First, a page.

Tuesday, June 10, 2014

Bad Housekeeping by Emma Neale

The cat does a fine patriarchal stalk
his paws all rosebuds and thorns,
eyes a tender-censorious almost-blue
as he plays pat-a-cake, pat-a-cake
with the living room rug
which bubbles and bumps
like bread dough baking
until I lift its edge
to see a small, dark, anguished mouse
race the thread of its tail up and down
like a seamstress frantic to say least and mend soonest
the deep rift in time the cat’s mood gouges.

And now, and again now, the cat leaps victorious,
hurtles the mouse across the floor:
she’s a dainty stunned spool of nerves and blood,
her sequin-sized heart would fit on a fingertip
and beats fast as an edge-flipped coin,
the glittering of her minikin eyes
says terror plunges through her
in two black pins
and tells me, mute but clear,
that once upon seventy-five million years ago
we sprung (crept and hid) from one lost common ancestor.

And so as if she is a Thumbelina-Cinderella
in kohl-black eyeliner and gothic velvet coat,
I spirit her up and over the windowsill
out into the darkened garden that sways in the wind
like a boat briefly anchored;

she stumbles once, rouses,
then see, see how she runs:
free and easy, heel-kicking,
midnight’s ship-deck dance
safer than houses
for some little sisters.

Posted with permission from Emma Neale
Editor: Andrew M. Bell

I came upon this poem in TakahÄ“ 77, Summer 2012, in which it was first published. I was immediately struck by how the tone of the poem was, at once, both compassionate and playful. The title is well-chosen, a wry self-chastisement by the poet that implies that the mouse is present in her house through some fault of her own, some failing of her domestic standards. Also implicit in the title is the feminist counter-punch, a sly dig at the patriarchal ideal of the perfect homemaker.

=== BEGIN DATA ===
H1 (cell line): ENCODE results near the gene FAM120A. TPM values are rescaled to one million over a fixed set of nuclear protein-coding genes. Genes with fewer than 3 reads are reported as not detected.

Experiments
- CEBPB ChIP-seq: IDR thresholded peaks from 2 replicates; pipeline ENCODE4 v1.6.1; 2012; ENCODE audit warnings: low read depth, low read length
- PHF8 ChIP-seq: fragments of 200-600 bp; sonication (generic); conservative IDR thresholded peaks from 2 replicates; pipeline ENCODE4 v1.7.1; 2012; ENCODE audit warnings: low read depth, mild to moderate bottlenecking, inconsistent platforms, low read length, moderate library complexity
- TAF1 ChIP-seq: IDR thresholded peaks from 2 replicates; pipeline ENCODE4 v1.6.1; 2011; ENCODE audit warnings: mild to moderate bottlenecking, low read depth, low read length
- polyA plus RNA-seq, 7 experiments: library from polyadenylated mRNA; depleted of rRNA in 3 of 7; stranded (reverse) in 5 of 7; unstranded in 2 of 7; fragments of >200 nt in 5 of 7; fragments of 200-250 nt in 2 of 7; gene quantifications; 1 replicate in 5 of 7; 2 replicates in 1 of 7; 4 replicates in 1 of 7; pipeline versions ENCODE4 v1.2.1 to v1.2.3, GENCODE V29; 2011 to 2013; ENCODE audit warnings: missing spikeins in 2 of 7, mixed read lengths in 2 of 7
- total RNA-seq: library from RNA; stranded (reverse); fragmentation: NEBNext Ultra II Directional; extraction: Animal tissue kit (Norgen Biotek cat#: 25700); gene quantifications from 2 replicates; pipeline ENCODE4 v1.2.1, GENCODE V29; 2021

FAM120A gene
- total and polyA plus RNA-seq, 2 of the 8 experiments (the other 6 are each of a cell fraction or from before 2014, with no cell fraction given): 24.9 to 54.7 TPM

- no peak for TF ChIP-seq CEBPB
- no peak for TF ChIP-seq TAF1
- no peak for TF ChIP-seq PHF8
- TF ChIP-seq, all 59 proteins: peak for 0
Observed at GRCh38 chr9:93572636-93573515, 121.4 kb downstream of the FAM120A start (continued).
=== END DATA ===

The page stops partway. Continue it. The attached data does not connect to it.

The poem itself is a vivid portrait of a cat bringing a mouse into the house, one which many readers themselves would have experienced. Emma perfectly captures the callous indifference the cat shows in its protracted playing with the mouse before the inevitable kill. She beautifully counterpoints this with the abject terror of the mouse.

I love the way Emma has skilfully woven echoes of Beatrix Potter and Hans Christian Andersen through the poem with phrases like "her minikin eyes" and "as if she is a Thumbelina-Cinderella". This seems to lend the poem a dark underpinning such as that often found in fairy tales.

The poem is brimming with startling images that grab the reader's attention such as the depiction of the tossed mouse as "a dainty stunned spool of nerves and blood" whose heart "beats fast as an edge-flipped coin". With her poet's skill, Emma has taken a domestic incident to which many people would not give a second thought and imbued it with drama and humour. In doing so, she has created a folk tale of her own. And, in our heart of hearts, we all love a happy ending.

Photo Credit: Graham Warman

Emma Neale is a writer, editor and occasional creative writing tutor living in Dunedin. As a child she lived in Christchurch, California and Wellington; as an adult she spent 8 years working and studying in England where she gained a PhD in English Literature from University College London. She has received the Todd/CNZ Award, was the inaugural recipient of the NZSA Janet Frame Memorial Award for Literature in 2008, and in 2012 held the Robert Burns University of Otago Creative Writing Fellowship. Her novels are published by Random House. Her latest poetry collection, The Truth Garden (OUP), won the Kathleen Grattan Award for an unpublished manuscript in 2011. She was one of the three finalists for the inaugural Sarah Broom Poetry Award in 2014.

This week's editor, Andrew M. Bell, writes poetry, short fiction, plays, screenplays and non-fiction. His work has been published and broadcast in New Zealand/Aotearoa, Australia, England, Israel and USA. His most recent publications are Aotearoa Sunrise, a short story collection, and Clawed Rains, a poetry collection.

Andrew lives in Christchurch with his wife and two sons and loves to surf. Some of his poetry and flash fiction can be read at Bigger Than Ben Hur.


Helen Lowe said...

A wonderful choice, Andrew. So glad I've now encountered this poem!

Cattyrox said...

I second what Helen has said - I love the language and imagery throughout this. Thank you, Andrew.

Keith Westwater said...

Thanks Andrew - great choice.

Michelle Elvy said...

Love the poem and your discussion, Andrew. It's a terrific poem with such attention to detail at this small domestic scene. And I like the rhythm and suggestion of a larger theme in that last stanza. The midnight's ship-deck dance -- wonderful image.

Mark said...

Superb.Easy to read. I think what especially stood out to me were the metaphors.

Mark said...

Fee free to check out some of my own creations www.mark-poems.blogspot.co.uk

Jennifer Compton said...